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N. Idaho tribe wants “squaw” place names changed

Coeur d’Alene, Idaho (AP) 9-07

The U.S. Board of Geographic Names is scheduled to vote next week on removing the word “squaw” from three place names on the Coeur d’Alene Reservation in northern Idaho and renaming them with suggestions from the tribe.

“We worked really hard to make these names pronounceable,” Frank Roberts, manager for the tribe’s geographic information systems, told The Spokesman-Review.

Five other place names that use the word squaw outside the reservation, but in the tribe’s ancestral territory, might also be voted on, the newspaper reported.

In English, the word squaw means an American Indian woman, but in various American Indian languages the word is a derogatory term.

The three up for changes at the board’s meeting on September 6th in Washington, D.C., are all in Kootenai County. Two are currently named Squaw Creek, and would be changed to Squeatah Creek and Nehchen Creek. The third, Squaw Hump, would be changed to Nehchen Bluff.

Nehchen, also known at Ann Marie Moctelme, was the wife of the last hereditary Coeur d’Alene chief.

Squeatah, who was also known as Mary Massislaw, was an Upper Spokane Indian relocated to the Coeur d’Alene Reservation.

The Board of Geographic Names might also vote on up to five other changes approved in July by the Idaho Geographic Names Board. That board voted 4-2 to remove the word “squaw” from five place names and rename them with suggestions from the tribe.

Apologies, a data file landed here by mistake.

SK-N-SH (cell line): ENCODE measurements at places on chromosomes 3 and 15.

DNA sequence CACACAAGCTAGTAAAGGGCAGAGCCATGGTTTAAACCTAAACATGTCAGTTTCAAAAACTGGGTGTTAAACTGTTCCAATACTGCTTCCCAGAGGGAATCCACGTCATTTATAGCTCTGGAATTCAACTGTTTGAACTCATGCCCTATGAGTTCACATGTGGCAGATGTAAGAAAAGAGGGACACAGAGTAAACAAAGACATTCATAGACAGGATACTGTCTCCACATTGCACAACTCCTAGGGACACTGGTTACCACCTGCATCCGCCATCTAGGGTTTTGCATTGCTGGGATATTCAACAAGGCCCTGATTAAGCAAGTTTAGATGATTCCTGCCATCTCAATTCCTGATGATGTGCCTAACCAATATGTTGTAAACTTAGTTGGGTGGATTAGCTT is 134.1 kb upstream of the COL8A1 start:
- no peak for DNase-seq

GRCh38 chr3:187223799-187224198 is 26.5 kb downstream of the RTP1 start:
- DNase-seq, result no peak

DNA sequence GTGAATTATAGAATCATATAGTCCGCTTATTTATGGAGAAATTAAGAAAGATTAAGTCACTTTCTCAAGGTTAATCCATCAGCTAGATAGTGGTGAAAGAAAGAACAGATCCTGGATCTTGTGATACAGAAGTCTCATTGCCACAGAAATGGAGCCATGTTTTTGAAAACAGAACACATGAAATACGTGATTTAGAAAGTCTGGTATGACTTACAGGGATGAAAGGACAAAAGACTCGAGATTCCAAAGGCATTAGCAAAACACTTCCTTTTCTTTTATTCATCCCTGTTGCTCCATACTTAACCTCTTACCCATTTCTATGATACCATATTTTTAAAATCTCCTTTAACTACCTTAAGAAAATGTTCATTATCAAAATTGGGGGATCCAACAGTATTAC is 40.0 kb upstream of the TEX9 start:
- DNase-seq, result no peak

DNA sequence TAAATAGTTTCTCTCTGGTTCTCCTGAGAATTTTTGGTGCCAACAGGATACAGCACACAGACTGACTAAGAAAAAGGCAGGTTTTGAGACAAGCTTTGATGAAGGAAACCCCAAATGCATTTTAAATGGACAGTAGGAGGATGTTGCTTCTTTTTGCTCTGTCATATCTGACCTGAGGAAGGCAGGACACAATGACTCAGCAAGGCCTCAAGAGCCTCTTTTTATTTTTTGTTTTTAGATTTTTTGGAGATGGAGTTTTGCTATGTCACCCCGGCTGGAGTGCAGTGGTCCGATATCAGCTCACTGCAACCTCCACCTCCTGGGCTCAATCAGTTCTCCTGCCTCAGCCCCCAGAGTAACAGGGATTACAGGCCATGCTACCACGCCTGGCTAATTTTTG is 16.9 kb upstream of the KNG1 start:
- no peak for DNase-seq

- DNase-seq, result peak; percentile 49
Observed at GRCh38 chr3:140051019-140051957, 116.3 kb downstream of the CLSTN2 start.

One possible change is Lake Coeur d’Alene’s Squaw Bay to Neachen Bay, which refers to the one-time hunting method of driving deer into the lake.

Other new names would be Steamchet Creek in Kootenai County, and, in Shoshone County, Chimeash Creek, Spotwean Peak, and Lockensuit Spring.

Chimeash is a young woman of good character, steamchet means eldest daughter, spotwean is a matriarch, and lockensuit is a sweat lodge.

Members on the Idaho Geographic Names Board who voted in favor of the name changes were Judy Meyer, of Hayden Lake; Jesse Walters, of Boise; Eugene Place, of Hamer; and Fred Walters, of Cambridge.

Voting against the changes were Earl Bennett, of Genesee, and Bert Marley, of McCammon. Both said they weren’t against changing the names, but didn’t like the proposed new names.

In October, the Idaho Geographic Names Board will consider renaming two other Squaw Creeks, both in Clearwater County, that could become Seastem (sister-in-law) and Teakweh (aunt).

Information from: The Spokesman-Review,
http://www.spokesmanreview.com
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